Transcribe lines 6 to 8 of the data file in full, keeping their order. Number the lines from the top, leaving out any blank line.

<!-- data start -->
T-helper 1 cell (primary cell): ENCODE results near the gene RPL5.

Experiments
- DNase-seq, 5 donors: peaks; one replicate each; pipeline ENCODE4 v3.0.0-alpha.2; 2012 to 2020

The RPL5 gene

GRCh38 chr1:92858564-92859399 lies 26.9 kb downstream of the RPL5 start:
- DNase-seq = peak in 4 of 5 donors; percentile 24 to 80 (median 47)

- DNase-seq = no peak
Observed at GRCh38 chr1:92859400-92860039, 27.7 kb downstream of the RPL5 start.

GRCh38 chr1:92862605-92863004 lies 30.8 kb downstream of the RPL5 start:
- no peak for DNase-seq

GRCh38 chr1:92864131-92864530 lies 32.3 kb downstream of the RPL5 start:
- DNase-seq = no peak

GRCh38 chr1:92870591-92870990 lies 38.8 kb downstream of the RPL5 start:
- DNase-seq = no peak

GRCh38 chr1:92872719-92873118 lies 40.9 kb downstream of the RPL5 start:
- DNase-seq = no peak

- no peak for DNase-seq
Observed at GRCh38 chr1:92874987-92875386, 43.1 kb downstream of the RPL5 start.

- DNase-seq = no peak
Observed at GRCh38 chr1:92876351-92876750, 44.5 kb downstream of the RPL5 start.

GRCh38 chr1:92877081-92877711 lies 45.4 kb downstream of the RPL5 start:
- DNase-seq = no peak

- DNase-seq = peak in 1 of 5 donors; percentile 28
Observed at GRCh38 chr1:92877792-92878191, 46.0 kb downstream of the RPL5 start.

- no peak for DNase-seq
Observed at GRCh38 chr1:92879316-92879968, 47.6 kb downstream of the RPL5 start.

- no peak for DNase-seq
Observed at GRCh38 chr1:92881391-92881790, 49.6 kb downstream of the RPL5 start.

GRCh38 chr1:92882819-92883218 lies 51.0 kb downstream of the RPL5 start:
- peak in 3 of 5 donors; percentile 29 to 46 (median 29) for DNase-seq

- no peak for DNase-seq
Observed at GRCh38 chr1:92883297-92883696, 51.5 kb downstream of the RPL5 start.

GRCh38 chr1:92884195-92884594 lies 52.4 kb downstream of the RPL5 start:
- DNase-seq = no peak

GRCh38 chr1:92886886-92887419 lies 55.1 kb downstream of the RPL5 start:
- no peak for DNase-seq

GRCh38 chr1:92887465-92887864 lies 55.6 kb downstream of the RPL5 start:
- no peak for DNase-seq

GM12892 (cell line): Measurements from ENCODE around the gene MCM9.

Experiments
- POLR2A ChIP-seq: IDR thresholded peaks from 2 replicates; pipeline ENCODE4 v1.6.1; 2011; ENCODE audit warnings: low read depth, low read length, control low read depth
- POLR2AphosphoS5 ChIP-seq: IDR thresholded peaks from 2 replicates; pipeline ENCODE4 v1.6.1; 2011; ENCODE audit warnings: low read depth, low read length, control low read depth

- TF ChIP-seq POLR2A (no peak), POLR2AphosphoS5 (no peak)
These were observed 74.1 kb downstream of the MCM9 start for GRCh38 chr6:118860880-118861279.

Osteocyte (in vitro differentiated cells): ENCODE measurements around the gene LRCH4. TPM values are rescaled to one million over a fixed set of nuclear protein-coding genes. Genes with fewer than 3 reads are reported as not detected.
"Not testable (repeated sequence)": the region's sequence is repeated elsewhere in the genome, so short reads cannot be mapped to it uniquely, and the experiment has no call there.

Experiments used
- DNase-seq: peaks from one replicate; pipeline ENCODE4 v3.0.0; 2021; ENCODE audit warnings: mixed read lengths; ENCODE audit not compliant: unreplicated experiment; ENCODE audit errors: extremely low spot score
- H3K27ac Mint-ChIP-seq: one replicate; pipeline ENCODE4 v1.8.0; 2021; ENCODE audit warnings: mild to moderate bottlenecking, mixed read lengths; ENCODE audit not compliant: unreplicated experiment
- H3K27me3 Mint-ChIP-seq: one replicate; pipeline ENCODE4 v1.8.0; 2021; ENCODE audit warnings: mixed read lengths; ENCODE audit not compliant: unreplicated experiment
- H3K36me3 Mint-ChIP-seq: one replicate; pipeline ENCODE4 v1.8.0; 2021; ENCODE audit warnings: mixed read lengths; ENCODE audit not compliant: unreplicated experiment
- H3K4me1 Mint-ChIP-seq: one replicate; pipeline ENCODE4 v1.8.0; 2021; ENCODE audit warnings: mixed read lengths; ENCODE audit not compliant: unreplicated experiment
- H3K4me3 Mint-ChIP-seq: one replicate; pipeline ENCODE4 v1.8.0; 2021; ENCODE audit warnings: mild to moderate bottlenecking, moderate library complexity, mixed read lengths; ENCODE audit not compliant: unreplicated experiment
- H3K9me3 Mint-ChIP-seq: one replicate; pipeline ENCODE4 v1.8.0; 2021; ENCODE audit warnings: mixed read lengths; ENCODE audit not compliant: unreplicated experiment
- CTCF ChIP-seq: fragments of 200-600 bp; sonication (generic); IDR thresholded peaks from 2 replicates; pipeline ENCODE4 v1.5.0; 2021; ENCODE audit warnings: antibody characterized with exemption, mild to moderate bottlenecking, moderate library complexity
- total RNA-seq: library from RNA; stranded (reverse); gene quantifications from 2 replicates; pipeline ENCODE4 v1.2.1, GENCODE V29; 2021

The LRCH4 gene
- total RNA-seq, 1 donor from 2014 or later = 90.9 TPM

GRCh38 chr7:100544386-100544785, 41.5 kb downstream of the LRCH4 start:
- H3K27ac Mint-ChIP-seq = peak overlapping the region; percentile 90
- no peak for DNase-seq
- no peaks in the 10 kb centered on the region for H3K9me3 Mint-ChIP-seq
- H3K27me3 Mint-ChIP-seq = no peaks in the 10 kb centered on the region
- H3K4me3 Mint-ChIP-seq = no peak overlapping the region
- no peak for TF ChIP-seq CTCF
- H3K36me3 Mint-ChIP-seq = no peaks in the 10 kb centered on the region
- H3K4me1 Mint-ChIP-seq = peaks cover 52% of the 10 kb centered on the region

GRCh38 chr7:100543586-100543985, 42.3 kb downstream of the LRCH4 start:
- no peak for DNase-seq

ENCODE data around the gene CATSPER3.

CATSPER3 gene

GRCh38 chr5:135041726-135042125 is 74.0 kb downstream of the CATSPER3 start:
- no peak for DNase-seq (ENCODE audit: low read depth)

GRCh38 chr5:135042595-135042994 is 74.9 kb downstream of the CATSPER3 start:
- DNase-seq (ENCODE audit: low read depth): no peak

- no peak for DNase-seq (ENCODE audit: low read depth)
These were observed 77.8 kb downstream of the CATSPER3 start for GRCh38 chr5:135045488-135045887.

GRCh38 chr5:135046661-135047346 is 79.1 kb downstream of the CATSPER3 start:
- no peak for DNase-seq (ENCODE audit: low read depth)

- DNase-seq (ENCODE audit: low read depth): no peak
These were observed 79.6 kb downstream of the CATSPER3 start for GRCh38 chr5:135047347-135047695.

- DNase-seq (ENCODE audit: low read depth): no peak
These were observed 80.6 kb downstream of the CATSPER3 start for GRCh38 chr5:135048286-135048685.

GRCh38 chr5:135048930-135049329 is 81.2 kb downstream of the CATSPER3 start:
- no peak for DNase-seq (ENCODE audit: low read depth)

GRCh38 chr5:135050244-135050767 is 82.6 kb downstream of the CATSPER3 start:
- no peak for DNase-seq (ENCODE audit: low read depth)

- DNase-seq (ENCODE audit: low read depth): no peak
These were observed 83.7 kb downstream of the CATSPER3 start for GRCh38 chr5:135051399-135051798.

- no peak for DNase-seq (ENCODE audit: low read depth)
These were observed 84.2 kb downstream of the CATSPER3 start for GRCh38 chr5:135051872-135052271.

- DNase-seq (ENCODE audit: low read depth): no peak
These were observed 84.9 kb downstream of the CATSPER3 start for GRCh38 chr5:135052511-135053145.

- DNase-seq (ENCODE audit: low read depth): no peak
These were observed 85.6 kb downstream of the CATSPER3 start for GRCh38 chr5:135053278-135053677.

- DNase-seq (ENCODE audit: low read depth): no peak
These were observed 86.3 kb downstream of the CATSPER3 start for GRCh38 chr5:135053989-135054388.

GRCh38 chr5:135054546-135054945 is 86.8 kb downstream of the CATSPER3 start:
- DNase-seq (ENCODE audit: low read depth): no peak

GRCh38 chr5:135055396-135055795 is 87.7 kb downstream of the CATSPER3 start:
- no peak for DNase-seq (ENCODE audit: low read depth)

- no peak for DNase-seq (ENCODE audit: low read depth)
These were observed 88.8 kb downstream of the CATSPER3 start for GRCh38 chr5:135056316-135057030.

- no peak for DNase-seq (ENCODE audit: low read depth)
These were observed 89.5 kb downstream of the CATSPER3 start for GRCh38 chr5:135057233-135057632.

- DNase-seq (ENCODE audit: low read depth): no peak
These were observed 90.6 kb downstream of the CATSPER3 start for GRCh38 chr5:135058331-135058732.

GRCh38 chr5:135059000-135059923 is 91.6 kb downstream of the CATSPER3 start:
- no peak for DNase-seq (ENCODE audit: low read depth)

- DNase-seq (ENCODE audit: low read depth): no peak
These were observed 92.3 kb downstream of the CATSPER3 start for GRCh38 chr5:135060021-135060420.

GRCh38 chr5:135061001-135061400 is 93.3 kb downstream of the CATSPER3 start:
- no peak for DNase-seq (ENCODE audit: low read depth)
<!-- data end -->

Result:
- DNase-seq = peak in 4 of 5 donors; percentile 24 to 80 (median 47)

- DNase-seq = no peak
Observed at GRCh38 chr1:92859400-92860039, 27.7 kb downstream of the RPL5 start.